About Research Impacts and Evaluation
Alison M. Meadow
Dr. Alison Meadow is an Associate Research Professor in the Arizona Institutes for Resilience at University of Arizona. Dr. Meadow received her Ph.D. in Anthropology through University of Alaska Fairbanks’ interdisciplinary program in Resilience and Adaptation. She also holds an M.S. in Urban Planning and an M.A. in American Indian Studies, both from University of Arizona. Dr. Meadow’s research focuses on the process of linking scientists with decision makers to improve the usability of climate science, with a particular emphasis on evaluating the outcomes of such research partnerships. She works with communities throughout the Southwest to support their adaptation planning efforts in ways that effectively address climate impacts and prioritize community values and culture. Dr. Meadow Department of the Interior’s Southwest Climate Adaptation Science Center (SW CASC) and the NOAA-funded Climate Assessment for the Southwest (CLIMAS). She is also a 2020-21 fellow of the Center for Advancing Research Impacts in Society.
Dr. Owen is a qualitative social scientist with training in geography and political ecology. Her research interests center on interactions between humans and environments. Her current research involves understanding if and how adaptation strategies help people address local impacts of climate change. One project investigates how people who work in the regional food system of Southern Arizona are responding to sudden social, economic, and policy changes introduced by the 2020 pandemic. Gigi earned her doctorate in the School of Geography, Development, & Environment at the University of Arizona. Her dissertation research focused on defining success in adaptation initiatives around the world and on evaluating socially-engaged research theories and practices within the CLIMAS program. She continues to run the CLIMAS program evaluation to measure its contributions to building adaptive capacity and resilience in the Southwest. Gigi also directs and manages the CLIMAS-sponsored Environment & Society Fellowship Program.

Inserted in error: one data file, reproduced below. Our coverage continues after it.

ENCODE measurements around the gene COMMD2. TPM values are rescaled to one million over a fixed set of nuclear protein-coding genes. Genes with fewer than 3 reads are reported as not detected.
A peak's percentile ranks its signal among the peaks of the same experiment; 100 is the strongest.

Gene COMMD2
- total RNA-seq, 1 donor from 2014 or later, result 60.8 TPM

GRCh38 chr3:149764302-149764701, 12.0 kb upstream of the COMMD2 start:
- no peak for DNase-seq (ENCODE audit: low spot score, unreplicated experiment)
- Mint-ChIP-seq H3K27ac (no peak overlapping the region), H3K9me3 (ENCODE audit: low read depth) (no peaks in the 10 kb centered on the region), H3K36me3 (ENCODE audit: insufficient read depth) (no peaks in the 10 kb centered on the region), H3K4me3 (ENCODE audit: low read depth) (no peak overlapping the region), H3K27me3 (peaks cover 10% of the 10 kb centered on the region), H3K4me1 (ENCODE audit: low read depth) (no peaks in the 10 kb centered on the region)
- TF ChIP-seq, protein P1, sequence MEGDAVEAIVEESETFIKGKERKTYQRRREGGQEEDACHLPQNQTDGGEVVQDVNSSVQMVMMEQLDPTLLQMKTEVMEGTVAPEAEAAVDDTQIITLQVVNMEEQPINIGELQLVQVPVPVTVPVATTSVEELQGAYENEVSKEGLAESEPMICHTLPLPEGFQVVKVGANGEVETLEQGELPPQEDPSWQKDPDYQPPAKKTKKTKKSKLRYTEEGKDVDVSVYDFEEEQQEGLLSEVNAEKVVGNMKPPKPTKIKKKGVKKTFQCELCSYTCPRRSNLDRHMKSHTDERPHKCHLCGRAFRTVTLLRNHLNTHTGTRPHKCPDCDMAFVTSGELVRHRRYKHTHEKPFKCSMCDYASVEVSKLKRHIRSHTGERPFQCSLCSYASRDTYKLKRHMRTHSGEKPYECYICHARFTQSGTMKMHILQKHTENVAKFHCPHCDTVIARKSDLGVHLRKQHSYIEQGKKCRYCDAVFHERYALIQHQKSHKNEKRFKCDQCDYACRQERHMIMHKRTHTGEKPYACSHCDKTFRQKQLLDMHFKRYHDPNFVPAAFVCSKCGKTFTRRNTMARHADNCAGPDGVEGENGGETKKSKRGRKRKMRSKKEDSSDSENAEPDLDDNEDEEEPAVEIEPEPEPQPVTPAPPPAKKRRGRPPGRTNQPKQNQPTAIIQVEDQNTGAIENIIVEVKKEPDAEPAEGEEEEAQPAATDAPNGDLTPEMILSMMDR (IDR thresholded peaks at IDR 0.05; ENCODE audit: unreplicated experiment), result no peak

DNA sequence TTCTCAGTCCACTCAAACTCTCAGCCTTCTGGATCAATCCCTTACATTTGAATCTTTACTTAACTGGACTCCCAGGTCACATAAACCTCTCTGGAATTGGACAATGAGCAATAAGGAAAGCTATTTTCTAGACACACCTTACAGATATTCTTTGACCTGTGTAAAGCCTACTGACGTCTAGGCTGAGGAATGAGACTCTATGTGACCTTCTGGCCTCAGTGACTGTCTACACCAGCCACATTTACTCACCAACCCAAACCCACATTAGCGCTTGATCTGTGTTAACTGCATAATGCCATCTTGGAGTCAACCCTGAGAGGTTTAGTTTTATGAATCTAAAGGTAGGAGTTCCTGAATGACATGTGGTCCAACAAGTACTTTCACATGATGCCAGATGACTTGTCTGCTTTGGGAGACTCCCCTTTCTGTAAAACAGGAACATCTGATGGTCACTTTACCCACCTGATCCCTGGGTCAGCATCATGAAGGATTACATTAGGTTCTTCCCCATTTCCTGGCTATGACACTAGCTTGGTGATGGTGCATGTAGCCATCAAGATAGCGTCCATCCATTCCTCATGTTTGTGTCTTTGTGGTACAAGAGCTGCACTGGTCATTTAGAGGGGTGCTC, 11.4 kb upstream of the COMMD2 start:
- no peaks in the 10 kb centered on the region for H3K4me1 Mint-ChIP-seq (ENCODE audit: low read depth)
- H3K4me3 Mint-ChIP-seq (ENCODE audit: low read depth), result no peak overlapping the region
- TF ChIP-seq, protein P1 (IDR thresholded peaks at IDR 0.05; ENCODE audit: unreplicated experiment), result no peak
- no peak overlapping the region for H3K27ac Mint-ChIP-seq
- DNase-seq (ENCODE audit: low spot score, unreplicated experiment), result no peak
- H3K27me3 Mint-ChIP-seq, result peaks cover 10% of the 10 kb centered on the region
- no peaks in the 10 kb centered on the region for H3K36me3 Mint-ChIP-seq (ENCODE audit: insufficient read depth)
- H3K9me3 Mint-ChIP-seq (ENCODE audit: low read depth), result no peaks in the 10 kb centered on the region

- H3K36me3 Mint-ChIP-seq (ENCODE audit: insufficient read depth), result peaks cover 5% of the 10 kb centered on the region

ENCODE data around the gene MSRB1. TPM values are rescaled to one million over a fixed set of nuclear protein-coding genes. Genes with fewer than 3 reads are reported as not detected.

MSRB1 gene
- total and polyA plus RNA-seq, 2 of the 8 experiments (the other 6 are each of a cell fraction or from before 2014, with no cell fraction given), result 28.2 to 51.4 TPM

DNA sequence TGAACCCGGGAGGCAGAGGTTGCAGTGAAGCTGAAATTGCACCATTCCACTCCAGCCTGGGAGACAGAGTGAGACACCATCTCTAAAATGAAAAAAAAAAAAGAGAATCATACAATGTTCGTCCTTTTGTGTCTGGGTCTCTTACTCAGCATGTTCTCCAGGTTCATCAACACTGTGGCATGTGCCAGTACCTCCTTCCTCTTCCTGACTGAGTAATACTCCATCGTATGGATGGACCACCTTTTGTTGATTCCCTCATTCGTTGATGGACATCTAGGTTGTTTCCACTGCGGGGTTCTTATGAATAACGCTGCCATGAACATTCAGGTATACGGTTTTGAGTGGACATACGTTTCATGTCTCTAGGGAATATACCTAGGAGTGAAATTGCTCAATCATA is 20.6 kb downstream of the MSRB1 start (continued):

Gigi has worked on a variety of air, land, and water quality issues across the Arizona-Sonora border region, beginning in 2002 when she moved to Hermosillo, Sonora to study the ecology of desert grasslands and the impacts of buffelgrass. As a CLIMAS graduate student researcher, she worked with Margaret Wilder, investigating public values toward cultural and natural resources in the Lower Colorado River Delta region. Gigi then helped coordinate several community-based, participatory projects in Ambos Nogales, Sonora and Arizona, connected to air quality and alternative environmental technologies with the University of Arizona's Bureau of Applied Research in Anthropology (BARA).
Research Impacts and Evaluation, housed in the Arizona Institutes for Resilience, works with researchers at the University of Arizona and around the U.S., to strengthen the connections between research and societal impacts through a range of pathways to impact and use of evaluation practices to trace, document, and understand the impact of our research on communities, decision-making, and our environment.